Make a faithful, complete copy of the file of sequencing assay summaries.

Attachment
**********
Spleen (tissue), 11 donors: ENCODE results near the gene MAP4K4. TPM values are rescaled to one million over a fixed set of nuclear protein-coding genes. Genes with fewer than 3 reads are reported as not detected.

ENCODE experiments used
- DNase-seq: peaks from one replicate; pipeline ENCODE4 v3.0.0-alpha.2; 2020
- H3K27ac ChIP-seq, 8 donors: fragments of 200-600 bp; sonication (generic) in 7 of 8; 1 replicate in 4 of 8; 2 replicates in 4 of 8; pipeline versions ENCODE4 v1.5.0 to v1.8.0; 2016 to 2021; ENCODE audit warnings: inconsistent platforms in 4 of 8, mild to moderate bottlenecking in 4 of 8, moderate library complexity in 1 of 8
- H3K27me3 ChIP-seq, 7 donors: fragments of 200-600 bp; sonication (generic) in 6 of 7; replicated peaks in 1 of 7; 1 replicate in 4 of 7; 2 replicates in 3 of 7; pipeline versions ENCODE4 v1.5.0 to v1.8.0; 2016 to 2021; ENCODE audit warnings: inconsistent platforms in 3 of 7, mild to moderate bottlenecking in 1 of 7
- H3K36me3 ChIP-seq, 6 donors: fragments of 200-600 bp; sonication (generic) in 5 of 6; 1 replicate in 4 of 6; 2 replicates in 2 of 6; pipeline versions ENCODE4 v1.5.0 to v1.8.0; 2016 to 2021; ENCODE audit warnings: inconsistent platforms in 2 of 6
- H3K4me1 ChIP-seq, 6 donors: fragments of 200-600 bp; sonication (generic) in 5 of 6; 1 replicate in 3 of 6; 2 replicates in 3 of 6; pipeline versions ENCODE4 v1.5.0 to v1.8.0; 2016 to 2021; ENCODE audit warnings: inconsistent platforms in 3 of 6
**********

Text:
Spleen (tissue), 11 donors: ENCODE results near the gene MAP4K4. TPM values are rescaled to one million over a fixed set of nuclear protein-coding genes. Genes with fewer than 3 reads are reported as not detected.

ENCODE experiments used
- DNase-seq: peaks from one replicate; pipeline ENCODE4 v3.0.0-alpha.2; 2020
- H3K27ac ChIP-seq, 8 donors: fragments of 200-600 bp; sonication (generic) in 7 of 8; 1 replicate in 4 of 8; 2 replicates in 4 of 8; pipeline versions ENCODE4 v1.5.0 to v1.8.0; 2016 to 2021; ENCODE audit warnings: inconsistent platforms in 4 of 8, mild to moderate bottlenecking in 4 of 8, moderate library complexity in 1 of 8
- H3K27me3 ChIP-seq, 7 donors: fragments of 200-600 bp; sonication (generic) in 6 of 7; replicated peaks in 1 of 7; 1 replicate in 4 of 7; 2 replicates in 3 of 7; pipeline versions ENCODE4 v1.5.0 to v1.8.0; 2016 to 2021; ENCODE audit warnings: inconsistent platforms in 3 of 7, mild to moderate bottlenecking in 1 of 7
- H3K36me3 ChIP-seq, 6 donors: fragments of 200-600 bp; sonication (generic) in 5 of 6; 1 replicate in 4 of 6; 2 replicates in 2 of 6; pipeline versions ENCODE4 v1.5.0 to v1.8.0; 2016 to 2021; ENCODE audit warnings: inconsistent platforms in 2 of 6
- H3K4me1 ChIP-seq, 6 donors: fragments of 200-600 bp; sonication (generic) in 5 of 6; 1 replicate in 3 of 6; 2 replicates in 3 of 6; pipeline versions ENCODE4 v1.5.0 to v1.8.0; 2016 to 2021; ENCODE audit warnings: inconsistent platforms in 3 of 6